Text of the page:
Store co-owner Lynn Mooney said there were some familiar holiday shopping patterns, despite all of the changes. Customers still ordered plenty of boxed sets, as well as hardcover versions of books already out in paperback. Many long-time customers asked after the team, and it was great to hear from so many of them. Thomas said sales peaked earlier than usual, and the final few days before Christmas were "the quietest of the entire six-week holiday season." The store sold thousands of dollars in gift cards each day, and it became difficult for staff members manually to create all of those gift cards.

Looking ahead to the first few months of 2021, Mooney said the team is always grateful this time of year "for the breathing space." They hope to find time finally to get to some projects that were put on hold, including rearranging the front office and doing some painting. They'll also keep a close eye on financials, with Mooney pointing out that even in a strong year, the late winter can be a "white-knuckle time."

On the bright side, Thomas said, the store is having a stronger January than usual despite being closed for browsing. Thomas attributed that to customers getting used to the updated website and feeling more comfortable with online ordering and pick-up. The store's goal is to keep the community safe, and at the moment public health is being prioritized over the bottom line.

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Angela Schwesnedl, owner of Moon Palace Books in Minneapolis, Minn., said her store's sales this holiday season were almost identical to the store's numbers from 2019, which was surprising considering that the store has never reopened for browsing. All of the store's sales are online now, whether the orders are for pick-up or shipping. Compared to past holiday seasons, the store sold far fewer sidelines in 2020, and though overall sales were similar, "it felt like a lot more work."

Some of the store's biggest sellers included Braiding Sweetgrass by Robin Wall Kimmerer, which was the store's second biggest title of the year, as well as Owls of the Eastern Ice by Jonathan C. Slaght and The Stars and the Blackness Between Them by Junauda Petrus. Some of the other major titles, Schwednedl added, were a bit more "predictable," like A Promised Land by Barack Obama and The Vanishing Half by Brit Bennett.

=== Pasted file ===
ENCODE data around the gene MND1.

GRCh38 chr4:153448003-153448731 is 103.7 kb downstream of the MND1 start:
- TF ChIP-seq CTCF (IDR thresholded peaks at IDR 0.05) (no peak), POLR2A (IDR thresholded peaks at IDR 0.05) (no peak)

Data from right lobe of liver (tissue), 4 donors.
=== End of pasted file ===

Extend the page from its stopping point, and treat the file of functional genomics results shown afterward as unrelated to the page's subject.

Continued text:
Schwesnedl said she plans to take a careful look at things after the inauguration this week and will "make a plan [for reopening] for the next nine weeks." She noted that early last year, she tried to think realistically about the pandemic and came to the conclusion that she would stay closed at least through the inauguration.

The health of her staff and customers is a priority, and she pointed out that if she had tried to reopen for the holidays and someone got sick, it would have caused a "huge disruption in our system." She and her team "all miss what life used to be like," but they're not going to rush anything. --Alex Mutter


Soho Crime: The Bombay Prince (Perveen Mistry Novel #3) by Sujata Massey


International Update: Portuguese Indies Deem Government Measures 'Insufficient'

Bertrand Bookstore in Lisbon

Independent booksellers in Portugal have warned that the government's measures are "insufficient" to survive the pandemic, according to Lusa news agency. Portugal Resident reported that RELI, the network representing independent bookshops in country, said measures announced last Thursday by the ministers of economy and culture "aimed at minimizing the negative impacts of Covid-19 did 'address' some concerns expressed by the network during the first confinement, but did not resolve the 'dramatic situation experienced for many bookstores.' The network said in a statement that it also expected a reinforcement of the measures."

The government's support program includes €42 million [about $50.7 million] in a first phase, providing "universal, non-competitive and non-refundable support" for collective entities (companies, theaters, promoters, agents, independent movie theatres, cinemas), as well as individuals, such as artists, technicians and authors.

RELI countered this was insufficient, and should be accompanied by the state's intention to continuously reinforce "purchases of books for libraries to local bookstores at normal retail prices." The organization added that the remaining measures announced, including a simplified "lay-off" and support for managing partners, "may contribute to mitigate the devastating effects caused by the closing of bookstores, but may not be sufficient to guarantee their survival."

Regarding the Portuguese government's extended ban on the sale of books in supermarkets and in other places like service stations and postal services, RELI contended that such a measure "will not eliminate the risk of disappearance of the nearby bookstores."